Air cargo industry faces 'huge number of challenges', says TIACA's Hughes
There are “a huge number of challenges” facing the air cargo industry, and the broader ...
Thirty-seven airlines, as well as aviation-related companies, will not be allowed to carry or handle cargo going to the EU after 29 March 2019, if the EU fails to create a new ACC3 designator mechanism – security clearance.
The UK, as an EU member, provided the carriers with ACC3 designation, but this will expire once the UK ceases to be a member under a ‘no deal’ scenario.
In its ‘guidance on aviation in the event of no deal’, the UK government noted yesterday: “The EU has set out that all security designations of carriers from third countries previously granted by the UK will be treated as expiring on the UK’s exit from the EU.”
While it said that the UK would continue to allow those carriers to bring cargo into the UK, “the EU has not yet set out a mechanism for these designations to be reissued by EU member states. Without such a mechanism those carriers from non-EU countries will not be able to carry cargo into the EU after the UK leaves the EU”.
It warned: “In addition to the 37 carriers that the UK provides ACC3 designation to, the UK is also the responsible EU member state for a significant proportion of the screening entities in the supply chains which support those carriers.”
The UK intends to recognise EU cargo security from the outset, and will not “require new cargo security designations for carriers from EU airports. The UK would do this to prevent any disruption to the European and global cargo networks, and in recognition that security standards are already aligned and equivalent.”
But it added that it expected reciprocity from the EU – although it acknowledged: “the European Commission has set out that, in the absence of any agreement, the default regulatory position will require carriers to hold ACC3 designations from an EU member state in order to transport cargo from the UK into the EU. The EU has not yet provided details of how carriers should apply for an ACC3 designation.”
The UK government, which in every notice issued yesterday reiterated its belief that no deal “remains unlikely”, added: “An outcome where the EU does not immediately recognise UK security standards as equivalent (given standards are higher than in the EU) would have significant implications for the EU air cargo industry, their supply chains, and the consumers of the products to be shipped. Therefore the UK expects that its recognition of EU security standards will be reciprocated in turn by the EU, recognising the UK’s existing higher security standards.”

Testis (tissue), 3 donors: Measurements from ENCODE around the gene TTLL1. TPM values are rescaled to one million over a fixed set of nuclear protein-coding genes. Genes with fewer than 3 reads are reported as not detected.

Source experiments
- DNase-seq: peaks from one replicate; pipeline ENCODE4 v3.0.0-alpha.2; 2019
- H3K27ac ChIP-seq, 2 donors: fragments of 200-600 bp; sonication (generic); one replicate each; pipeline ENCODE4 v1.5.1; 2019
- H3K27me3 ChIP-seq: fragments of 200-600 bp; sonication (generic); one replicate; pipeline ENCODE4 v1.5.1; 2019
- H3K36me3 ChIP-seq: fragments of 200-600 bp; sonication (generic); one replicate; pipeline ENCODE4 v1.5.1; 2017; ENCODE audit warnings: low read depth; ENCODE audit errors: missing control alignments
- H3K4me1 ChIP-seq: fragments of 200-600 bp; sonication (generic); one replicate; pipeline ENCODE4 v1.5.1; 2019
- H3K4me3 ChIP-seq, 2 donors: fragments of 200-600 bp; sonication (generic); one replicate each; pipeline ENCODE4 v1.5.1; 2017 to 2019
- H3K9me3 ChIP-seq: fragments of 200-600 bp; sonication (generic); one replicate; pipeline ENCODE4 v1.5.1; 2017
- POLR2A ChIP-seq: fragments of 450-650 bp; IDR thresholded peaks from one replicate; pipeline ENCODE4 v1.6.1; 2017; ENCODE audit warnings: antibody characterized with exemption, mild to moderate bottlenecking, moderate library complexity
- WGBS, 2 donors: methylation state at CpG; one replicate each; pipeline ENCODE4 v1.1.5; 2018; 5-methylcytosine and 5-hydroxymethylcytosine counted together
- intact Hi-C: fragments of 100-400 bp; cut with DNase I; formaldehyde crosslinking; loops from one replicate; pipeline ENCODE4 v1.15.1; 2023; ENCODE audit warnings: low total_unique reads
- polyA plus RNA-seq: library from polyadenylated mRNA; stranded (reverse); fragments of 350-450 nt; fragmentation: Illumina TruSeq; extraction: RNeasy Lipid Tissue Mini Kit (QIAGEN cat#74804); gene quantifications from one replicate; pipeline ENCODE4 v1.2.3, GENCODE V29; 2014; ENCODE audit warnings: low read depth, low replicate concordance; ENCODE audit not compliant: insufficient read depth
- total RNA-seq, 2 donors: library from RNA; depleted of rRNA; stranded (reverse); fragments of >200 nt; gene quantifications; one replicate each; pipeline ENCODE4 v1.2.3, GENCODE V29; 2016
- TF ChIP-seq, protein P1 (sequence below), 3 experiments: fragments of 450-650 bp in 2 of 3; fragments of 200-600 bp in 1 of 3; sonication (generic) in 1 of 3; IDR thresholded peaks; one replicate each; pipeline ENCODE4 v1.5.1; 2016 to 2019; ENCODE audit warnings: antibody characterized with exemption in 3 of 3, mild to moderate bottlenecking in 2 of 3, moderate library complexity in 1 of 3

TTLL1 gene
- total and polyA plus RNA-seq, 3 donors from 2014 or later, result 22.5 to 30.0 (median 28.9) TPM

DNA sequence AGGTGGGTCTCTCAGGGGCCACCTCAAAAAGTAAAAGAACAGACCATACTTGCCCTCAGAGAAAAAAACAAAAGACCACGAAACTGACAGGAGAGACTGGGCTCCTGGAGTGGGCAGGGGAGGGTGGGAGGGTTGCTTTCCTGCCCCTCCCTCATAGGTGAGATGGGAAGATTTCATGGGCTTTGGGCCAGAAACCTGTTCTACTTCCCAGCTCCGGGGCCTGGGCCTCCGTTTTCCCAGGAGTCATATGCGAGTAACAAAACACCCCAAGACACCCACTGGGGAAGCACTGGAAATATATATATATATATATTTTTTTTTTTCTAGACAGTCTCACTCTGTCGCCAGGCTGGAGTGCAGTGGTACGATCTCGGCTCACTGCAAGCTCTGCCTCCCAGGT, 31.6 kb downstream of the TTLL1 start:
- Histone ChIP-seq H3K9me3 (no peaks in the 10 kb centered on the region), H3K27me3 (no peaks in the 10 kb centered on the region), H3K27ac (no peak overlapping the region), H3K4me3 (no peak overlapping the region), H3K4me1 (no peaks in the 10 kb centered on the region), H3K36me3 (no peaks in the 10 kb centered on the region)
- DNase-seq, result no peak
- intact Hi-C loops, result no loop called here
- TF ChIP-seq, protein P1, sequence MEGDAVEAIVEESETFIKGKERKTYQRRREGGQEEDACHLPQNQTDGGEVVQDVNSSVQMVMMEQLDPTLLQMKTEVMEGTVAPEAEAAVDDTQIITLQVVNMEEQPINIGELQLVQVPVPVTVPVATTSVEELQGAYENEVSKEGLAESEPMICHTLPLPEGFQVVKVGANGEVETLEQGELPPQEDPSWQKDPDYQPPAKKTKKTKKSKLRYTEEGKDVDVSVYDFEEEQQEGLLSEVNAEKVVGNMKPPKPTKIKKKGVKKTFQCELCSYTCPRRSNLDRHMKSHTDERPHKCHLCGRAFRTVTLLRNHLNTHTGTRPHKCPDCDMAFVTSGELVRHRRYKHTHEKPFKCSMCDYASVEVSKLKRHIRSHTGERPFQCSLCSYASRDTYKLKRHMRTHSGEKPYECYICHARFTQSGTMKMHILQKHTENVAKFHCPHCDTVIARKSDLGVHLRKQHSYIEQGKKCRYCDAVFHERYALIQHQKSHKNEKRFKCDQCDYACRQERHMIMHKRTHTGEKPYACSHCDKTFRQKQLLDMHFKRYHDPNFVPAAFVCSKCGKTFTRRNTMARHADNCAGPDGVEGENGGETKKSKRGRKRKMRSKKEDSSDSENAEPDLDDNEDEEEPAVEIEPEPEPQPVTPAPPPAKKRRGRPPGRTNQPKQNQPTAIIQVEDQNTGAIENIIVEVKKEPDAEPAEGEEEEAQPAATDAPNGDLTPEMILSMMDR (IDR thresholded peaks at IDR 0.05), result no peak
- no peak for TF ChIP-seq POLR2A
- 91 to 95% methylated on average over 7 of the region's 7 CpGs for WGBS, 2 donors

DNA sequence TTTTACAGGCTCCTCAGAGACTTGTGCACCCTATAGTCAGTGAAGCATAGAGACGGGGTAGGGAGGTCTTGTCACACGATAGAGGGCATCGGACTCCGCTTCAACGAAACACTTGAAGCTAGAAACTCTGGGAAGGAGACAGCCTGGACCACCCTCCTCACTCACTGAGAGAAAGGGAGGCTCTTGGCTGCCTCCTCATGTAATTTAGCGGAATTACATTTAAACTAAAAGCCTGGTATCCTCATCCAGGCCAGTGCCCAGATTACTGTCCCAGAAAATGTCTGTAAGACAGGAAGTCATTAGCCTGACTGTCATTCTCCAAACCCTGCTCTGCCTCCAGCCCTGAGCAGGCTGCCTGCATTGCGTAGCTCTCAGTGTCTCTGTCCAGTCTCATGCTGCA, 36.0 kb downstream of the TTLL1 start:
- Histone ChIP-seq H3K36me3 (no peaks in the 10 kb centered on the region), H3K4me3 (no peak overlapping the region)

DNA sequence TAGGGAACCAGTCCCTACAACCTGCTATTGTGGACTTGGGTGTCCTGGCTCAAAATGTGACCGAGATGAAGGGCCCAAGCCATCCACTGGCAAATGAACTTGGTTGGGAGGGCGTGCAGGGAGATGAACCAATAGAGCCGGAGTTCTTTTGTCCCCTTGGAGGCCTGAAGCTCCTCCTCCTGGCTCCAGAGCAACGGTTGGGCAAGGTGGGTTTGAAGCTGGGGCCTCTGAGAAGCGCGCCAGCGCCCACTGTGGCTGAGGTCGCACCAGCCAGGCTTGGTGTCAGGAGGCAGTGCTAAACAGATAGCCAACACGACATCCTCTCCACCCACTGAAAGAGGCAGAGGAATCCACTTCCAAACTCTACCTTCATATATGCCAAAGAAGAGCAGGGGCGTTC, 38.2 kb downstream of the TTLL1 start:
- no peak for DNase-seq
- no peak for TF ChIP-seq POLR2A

But IATA responded this morning saying that any assumptions or expectations were“too risky”.
“The UK government’s papers … clearly expose the extreme seriousness of what is at stake and underscores the huge amount of work that would be required to maintain vital air links,” said Alexandre de Juniac, director general and CEO of IATA
“It is not just permission for flights to take off and land. Everything from pilots’ licences to security arrangements need to be agreed.
“Much of this could be secured through mutual recognition of existing standards. But formalising this cannot happen overnight. And even when that is done, there will still be an administrative burden for the airlines and governments involved that will take time and significant resources.
“While we still hope for a comprehensive EU-UK deal, an assumption that “it will be all right on the night” is far too risky to accept. Every contingency should be prepared for, and we call upon both the EU and the UK to be far more transparent with the state of the discussions.”
The UK government said negotiations were “progressing well”.